Data over the weekend showed profits among China's industrial firms rose about 5 percent in March from a year earlier, down from a 17 percent rise in the first two months of the year, stoking fears over slowing growth in the world's second largest economy.
But analysts say the fall in profit growth could be temporary as companies hold off on big decisions until the new government clarifies its policy direction.
"Of course whenever you see something declining it's a worry, but I would expect the turn down in industrial profit figures to be a temporary thing," said Jackson Wong, vice president of Hong Kong-based Tanrich Securities.
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According to Wong, the reason for the above decline is due to company directors and investors putting decisions on hold until the new leadership regime clarifies its policy direction.
China's new leadership under President Xi Jinping, which took over in March, faces a wealth of difficult tasks ahead, including re-balancing China's economic model from an investment led to a consumer based one, together with tackling an overheated property market, heavy levels of pollution and public outcry over corruption. Plus, concerns over China's slowing growth have heightened in recent times, after 2012 marked the country's weakest annual growth since 1999.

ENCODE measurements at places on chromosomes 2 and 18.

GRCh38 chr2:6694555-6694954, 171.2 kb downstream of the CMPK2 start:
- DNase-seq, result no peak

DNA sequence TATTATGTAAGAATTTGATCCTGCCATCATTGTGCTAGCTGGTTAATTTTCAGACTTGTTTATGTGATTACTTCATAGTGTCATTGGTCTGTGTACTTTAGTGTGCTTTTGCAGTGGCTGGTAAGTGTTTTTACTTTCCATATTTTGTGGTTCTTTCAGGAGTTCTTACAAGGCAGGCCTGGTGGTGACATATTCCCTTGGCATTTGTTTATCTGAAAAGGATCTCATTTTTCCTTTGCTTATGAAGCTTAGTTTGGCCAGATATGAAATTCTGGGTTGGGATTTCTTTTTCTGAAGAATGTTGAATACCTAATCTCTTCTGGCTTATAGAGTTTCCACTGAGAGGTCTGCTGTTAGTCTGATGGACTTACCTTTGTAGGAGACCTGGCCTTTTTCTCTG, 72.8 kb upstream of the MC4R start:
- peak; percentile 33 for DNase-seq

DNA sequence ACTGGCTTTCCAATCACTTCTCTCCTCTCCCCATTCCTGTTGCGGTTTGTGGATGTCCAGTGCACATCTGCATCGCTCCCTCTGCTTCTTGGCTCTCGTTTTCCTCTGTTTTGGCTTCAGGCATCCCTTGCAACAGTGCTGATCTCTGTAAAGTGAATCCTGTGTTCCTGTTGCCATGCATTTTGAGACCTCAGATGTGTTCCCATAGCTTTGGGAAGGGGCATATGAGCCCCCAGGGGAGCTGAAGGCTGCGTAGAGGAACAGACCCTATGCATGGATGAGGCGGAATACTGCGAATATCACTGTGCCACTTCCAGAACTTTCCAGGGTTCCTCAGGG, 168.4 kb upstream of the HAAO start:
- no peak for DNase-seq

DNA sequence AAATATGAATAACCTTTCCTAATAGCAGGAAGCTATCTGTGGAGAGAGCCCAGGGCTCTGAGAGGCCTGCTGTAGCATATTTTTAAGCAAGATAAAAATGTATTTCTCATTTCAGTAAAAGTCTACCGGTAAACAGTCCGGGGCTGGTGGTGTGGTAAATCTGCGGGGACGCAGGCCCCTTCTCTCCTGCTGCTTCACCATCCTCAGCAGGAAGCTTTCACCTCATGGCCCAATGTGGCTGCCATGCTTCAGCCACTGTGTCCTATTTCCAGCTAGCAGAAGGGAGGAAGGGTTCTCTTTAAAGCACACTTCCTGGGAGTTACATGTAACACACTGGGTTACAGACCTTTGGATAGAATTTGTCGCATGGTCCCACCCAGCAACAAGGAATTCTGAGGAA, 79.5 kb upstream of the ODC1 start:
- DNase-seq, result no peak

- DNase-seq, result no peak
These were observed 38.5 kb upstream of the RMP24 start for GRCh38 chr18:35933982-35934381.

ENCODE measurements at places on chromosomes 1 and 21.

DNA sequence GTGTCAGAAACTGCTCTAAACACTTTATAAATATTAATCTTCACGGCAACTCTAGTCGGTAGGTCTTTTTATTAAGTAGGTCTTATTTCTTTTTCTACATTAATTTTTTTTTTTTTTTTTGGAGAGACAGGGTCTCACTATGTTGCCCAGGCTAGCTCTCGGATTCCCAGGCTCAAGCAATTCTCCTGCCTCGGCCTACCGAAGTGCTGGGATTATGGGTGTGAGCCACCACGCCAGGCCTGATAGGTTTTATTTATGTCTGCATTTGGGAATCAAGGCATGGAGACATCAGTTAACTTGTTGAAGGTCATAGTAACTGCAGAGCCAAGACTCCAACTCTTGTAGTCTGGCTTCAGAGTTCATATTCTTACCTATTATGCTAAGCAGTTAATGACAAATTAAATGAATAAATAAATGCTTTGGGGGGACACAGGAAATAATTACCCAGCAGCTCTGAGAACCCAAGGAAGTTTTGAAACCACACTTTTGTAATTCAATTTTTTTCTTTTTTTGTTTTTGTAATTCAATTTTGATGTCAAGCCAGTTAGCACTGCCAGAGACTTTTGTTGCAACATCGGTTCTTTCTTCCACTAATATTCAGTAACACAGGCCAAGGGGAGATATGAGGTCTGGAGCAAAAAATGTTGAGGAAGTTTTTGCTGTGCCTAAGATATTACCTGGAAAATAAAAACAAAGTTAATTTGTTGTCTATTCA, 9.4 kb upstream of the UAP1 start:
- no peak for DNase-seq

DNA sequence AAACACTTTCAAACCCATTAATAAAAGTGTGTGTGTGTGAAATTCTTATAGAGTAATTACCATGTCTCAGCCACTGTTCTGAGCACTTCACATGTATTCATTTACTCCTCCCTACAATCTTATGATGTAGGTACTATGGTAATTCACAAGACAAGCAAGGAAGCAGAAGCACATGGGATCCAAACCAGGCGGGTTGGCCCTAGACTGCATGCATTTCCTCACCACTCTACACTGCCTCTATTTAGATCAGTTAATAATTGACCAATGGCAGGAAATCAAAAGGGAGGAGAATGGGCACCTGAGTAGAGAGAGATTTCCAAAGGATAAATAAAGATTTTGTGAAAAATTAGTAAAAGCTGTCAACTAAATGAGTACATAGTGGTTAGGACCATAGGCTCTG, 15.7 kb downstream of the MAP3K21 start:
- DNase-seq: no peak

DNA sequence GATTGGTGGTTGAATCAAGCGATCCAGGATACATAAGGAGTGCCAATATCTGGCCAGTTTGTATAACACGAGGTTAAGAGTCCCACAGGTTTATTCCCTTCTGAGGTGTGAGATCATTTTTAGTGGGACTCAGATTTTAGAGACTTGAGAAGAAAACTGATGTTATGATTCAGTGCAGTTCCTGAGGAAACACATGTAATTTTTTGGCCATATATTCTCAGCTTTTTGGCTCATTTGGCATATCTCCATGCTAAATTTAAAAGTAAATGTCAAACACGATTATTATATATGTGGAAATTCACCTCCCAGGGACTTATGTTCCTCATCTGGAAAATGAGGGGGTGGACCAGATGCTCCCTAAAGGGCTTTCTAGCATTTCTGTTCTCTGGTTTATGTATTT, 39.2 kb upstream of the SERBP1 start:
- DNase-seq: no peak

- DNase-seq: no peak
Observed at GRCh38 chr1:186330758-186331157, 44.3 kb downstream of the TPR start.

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"Over the past few months everything has slowed down. We are still waiting for the new leaders to announce their policy regime and until that comes out everything has been put on hold," said Wong. "It is just like prior to the U.S. election last year when everyone was waiting to see what the new leaders would do," he added.
Wong expects clarity to emerge by the second half of 2013, prompting a surge in business activity: "When we do see a clearer policy direction I expect the pick-up to be robust," he added.
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Audrey Goh, investment strategist at Standard Chartered bank, agreed that a hold-up in decision making within Chinese companies had contributed to the weak industrial profit figures.
"It seems that the reform agenda will be high on the list of priorities, which means some of the state-owned companies might suffer as preferential treatment gets cut back," she said.
"Although in the long-run reform will be positive for Chinese companies, in the short-term there could be some uncertainty," she added. She expects muted industrial profit growth for the next two quarters.